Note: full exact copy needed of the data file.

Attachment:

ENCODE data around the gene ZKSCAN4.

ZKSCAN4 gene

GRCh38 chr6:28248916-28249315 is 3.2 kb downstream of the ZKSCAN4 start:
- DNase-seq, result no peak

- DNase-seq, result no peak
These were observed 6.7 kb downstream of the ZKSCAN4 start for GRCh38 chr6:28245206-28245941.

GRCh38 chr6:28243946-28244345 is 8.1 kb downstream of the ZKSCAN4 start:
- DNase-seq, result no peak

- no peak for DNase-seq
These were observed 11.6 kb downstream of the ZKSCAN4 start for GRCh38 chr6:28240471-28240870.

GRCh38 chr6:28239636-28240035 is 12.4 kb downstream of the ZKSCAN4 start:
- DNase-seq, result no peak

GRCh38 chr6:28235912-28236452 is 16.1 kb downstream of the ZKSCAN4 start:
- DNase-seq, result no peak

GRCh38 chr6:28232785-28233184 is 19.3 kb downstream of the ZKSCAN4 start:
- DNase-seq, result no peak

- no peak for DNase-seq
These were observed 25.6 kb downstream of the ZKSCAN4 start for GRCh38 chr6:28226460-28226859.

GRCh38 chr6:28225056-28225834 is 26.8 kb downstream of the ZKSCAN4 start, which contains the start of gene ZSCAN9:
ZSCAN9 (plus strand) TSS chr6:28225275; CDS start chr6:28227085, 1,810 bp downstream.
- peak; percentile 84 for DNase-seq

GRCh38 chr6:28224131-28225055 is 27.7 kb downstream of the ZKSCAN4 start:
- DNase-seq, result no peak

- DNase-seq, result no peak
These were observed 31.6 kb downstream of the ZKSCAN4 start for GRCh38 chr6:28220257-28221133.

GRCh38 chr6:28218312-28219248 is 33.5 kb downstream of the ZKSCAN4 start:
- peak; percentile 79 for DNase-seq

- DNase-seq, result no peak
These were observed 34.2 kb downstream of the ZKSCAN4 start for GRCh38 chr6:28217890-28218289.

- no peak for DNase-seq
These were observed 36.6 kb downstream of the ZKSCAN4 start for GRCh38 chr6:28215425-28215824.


ENCODE data around the gene ZKSCAN4.

ZKSCAN4 gene

GRCh38 chr6:28248916-28249315 is 3.2 kb downstream of the ZKSCAN4 start:
- DNase-seq, result no peak

- DNase-seq, result no peak
These were observed 6.7 kb downstream of the ZKSCAN4 start for GRCh38 chr6:28245206-28245941.

GRCh38 chr6:28243946-28244345 is 8.1 kb downstream of the ZKSCAN4 start:
- DNase-seq, result no peak

- no peak for DNase-seq
These were observed 11.6 kb downstream of the ZKSCAN4 start for GRCh38 chr6:28240471-28240870.

GRCh38 chr6:28239636-28240035 is 12.4 kb downstream of the ZKSCAN4 start:
- DNase-seq, result no peak

GRCh38 chr6:28235912-28236452 is 16.1 kb downstream of the ZKSCAN4 start:
- DNase-seq, result no peak

GRCh38 chr6:28232785-28233184 is 19.3 kb downstream of the ZKSCAN4 start:
- DNase-seq, result no peak

- no peak for DNase-seq
These were observed 25.6 kb downstream of the ZKSCAN4 start for GRCh38 chr6:28226460-28226859.

GRCh38 chr6:28225056-28225834 is 26.8 kb downstream of the ZKSCAN4 start, which contains the start of gene ZSCAN9:
ZSCAN9 (plus strand) TSS chr6:28225275; CDS start chr6:28227085, 1,810 bp downstream.
- peak; percentile 84 for DNase-seq

GRCh38 chr6:28224131-28225055 is 27.7 kb downstream of the ZKSCAN4 start:
- DNase-seq, result no peak

- DNase-seq, result no peak
These were observed 31.6 kb downstream of the ZKSCAN4 start for GRCh38 chr6:28220257-28221133.

GRCh38 chr6:28218312-28219248 is 33.5 kb downstream of the ZKSCAN4 start:
- peak; percentile 79 for DNase-seq

- DNase-seq, result no peak
These were observed 34.2 kb downstream of the ZKSCAN4 start for GRCh38 chr6:28217890-28218289.

- no peak for DNase-seq
These were observed 36.6 kb downstream of the ZKSCAN4 start for GRCh38 chr6:28215425-28215824.